Preparing and Carrying out an Molecular Dynamics (MD) Simulation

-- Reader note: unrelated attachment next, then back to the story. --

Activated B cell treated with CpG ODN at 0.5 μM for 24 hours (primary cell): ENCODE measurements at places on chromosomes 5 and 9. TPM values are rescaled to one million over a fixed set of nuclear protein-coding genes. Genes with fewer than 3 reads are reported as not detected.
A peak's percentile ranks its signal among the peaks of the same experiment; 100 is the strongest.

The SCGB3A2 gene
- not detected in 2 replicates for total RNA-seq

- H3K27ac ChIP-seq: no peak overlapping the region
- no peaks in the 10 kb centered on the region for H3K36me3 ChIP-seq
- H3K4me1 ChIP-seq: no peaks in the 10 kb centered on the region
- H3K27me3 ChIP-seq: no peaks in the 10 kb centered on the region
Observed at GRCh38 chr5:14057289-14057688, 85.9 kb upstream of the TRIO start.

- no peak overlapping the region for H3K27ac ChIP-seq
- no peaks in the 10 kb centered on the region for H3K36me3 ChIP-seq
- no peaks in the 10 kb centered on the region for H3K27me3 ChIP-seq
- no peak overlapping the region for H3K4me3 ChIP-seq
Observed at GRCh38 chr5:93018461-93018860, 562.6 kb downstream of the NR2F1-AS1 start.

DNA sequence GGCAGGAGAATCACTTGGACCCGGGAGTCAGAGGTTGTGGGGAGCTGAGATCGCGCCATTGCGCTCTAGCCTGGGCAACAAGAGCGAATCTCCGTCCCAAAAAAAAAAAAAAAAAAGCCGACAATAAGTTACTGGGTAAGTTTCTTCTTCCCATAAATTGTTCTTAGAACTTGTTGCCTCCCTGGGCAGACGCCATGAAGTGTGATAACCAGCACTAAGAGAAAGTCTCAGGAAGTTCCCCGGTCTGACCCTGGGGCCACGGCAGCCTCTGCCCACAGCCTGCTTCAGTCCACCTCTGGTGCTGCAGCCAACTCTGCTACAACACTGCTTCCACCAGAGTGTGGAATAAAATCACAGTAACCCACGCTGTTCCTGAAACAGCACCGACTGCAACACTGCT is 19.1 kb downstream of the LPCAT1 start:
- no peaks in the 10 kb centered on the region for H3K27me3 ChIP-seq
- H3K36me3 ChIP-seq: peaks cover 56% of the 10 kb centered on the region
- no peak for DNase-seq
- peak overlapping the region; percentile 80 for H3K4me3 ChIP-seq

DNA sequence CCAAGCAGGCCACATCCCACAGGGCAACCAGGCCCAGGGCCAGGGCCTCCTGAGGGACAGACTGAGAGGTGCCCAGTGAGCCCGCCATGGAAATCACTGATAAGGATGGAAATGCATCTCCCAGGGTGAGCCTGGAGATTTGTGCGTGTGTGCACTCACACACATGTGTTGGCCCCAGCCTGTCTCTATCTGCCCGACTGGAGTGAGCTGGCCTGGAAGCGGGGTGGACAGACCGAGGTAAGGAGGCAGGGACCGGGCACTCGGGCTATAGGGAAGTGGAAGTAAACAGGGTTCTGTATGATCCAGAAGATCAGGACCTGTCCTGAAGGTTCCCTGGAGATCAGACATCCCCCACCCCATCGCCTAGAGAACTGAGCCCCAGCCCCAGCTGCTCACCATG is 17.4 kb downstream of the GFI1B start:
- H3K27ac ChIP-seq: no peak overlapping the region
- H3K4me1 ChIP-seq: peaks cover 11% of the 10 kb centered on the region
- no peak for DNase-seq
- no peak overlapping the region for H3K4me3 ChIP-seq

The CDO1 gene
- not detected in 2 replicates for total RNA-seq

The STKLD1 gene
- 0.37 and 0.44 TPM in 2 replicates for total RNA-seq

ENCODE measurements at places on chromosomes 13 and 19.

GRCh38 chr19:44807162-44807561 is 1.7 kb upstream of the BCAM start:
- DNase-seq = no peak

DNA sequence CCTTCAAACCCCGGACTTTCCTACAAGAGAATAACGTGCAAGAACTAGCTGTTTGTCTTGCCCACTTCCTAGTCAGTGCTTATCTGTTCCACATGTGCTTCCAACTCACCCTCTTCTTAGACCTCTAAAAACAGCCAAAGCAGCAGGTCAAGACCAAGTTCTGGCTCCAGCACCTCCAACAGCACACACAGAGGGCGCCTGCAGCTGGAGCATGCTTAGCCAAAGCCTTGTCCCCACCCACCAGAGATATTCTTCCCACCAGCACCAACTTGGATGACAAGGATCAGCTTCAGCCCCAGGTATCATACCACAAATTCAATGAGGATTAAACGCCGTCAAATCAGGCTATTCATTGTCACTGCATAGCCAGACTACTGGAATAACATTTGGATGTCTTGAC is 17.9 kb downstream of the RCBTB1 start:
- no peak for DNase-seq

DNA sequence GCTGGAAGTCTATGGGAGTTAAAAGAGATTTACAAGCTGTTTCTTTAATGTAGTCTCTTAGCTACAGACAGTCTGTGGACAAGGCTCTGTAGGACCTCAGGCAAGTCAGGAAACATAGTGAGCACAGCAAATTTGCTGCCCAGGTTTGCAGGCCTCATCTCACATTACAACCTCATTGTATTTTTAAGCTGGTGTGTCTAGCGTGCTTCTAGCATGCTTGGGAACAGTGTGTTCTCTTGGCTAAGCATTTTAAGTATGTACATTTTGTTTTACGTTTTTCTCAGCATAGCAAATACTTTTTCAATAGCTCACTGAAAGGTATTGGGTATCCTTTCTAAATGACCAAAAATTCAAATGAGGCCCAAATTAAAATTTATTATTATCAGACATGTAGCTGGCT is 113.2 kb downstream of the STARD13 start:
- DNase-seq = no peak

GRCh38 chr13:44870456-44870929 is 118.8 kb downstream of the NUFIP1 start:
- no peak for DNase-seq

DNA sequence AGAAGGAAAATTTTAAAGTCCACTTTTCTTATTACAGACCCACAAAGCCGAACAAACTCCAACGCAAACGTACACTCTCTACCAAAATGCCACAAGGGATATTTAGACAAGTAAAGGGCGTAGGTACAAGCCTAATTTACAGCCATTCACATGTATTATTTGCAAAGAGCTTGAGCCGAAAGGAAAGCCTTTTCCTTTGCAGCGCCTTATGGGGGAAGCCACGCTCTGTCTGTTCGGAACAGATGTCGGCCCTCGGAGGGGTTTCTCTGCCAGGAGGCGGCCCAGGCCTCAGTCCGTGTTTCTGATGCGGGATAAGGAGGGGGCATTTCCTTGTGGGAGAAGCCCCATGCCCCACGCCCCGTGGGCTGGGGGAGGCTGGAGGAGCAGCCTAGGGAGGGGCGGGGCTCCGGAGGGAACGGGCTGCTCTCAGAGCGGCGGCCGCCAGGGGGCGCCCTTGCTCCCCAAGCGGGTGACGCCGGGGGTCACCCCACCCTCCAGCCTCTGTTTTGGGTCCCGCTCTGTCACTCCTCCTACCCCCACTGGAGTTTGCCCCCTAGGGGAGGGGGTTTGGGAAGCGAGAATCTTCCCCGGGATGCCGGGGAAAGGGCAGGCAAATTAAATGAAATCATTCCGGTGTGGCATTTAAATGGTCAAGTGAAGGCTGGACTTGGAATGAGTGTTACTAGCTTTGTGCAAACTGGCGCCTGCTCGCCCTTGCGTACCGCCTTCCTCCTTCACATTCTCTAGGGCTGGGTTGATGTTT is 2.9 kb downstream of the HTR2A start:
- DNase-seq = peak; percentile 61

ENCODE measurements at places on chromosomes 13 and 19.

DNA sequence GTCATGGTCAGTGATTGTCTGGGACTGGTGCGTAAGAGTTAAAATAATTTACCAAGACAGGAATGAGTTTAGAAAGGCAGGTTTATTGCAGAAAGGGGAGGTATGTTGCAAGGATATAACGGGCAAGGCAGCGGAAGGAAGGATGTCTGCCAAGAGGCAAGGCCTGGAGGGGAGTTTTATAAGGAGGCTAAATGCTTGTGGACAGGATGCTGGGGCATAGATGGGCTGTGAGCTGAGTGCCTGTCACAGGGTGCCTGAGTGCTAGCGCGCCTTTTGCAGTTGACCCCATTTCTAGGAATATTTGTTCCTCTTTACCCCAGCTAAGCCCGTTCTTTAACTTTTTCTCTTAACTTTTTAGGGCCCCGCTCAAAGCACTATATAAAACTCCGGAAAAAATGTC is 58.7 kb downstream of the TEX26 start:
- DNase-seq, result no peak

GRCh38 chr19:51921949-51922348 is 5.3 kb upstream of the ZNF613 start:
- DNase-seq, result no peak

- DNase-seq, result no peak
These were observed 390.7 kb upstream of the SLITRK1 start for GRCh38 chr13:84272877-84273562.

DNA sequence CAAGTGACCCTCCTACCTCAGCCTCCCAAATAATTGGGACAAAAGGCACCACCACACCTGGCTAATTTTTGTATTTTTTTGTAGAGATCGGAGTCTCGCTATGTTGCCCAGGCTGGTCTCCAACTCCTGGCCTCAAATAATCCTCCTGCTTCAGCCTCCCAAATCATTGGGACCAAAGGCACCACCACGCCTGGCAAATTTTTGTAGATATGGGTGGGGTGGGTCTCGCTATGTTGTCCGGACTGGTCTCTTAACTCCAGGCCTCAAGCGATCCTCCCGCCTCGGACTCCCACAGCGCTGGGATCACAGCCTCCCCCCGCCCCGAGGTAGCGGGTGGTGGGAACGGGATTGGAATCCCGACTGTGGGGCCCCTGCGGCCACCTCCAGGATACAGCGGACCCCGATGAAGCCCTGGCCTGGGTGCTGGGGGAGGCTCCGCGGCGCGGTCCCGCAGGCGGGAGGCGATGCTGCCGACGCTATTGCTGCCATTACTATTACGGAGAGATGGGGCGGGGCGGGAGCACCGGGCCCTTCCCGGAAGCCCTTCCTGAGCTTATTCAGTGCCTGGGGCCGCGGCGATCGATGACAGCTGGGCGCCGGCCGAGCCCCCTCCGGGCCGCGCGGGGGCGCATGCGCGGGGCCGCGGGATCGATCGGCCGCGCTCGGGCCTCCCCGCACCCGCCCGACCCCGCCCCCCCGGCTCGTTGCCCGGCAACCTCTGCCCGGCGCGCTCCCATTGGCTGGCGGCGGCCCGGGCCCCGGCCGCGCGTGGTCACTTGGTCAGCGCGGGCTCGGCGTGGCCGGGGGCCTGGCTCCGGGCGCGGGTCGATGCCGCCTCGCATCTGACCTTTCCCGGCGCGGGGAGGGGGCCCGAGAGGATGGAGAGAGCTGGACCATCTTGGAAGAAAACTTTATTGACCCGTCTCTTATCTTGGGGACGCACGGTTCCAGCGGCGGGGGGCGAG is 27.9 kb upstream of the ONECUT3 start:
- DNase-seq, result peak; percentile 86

Proteins are essential to living organisms and can act as enzymes that speed up biological reactions. With molecular dynamics (MD) and other computational visual tools like NAMD, PyMOL and VMD, we can gain a closer look than a wet lab could. The multiple uses of MD include carrying experiments out in a cheaper manner, examining ligand interactions, molecular movements on an atomic level, and looking at the result of replacing amino acids. In my project, I learned about MD simulations, and also the 3-D visual aid programs.To do an MD simulation, you must first go through a series of steps with VMD and NAMD to set a molecule up. This also involved learning about Linux commands, as coding on the Linux command line is vital to the entire process. There are a series of detailed videos from the Theoretical and Computational Biophysics Group (at University of Illinois at Urbana) Champaign (https://www.ks.uiuc.edu) that I went through in order to understand the inner workings of each of the programs. This gave me the ability to learn more about proteins including, but not limited to, ubiquitin and DHFR. Linux is a fairly new operating system to Westfield State University, which my entire project took advantage of and allowed me to carry out solvating the proteins, minimizing, preparing, and many other functions. Overall, my goal was to be well-versed in the preparation of a protein for an MD simulation, and possibly even carry one out.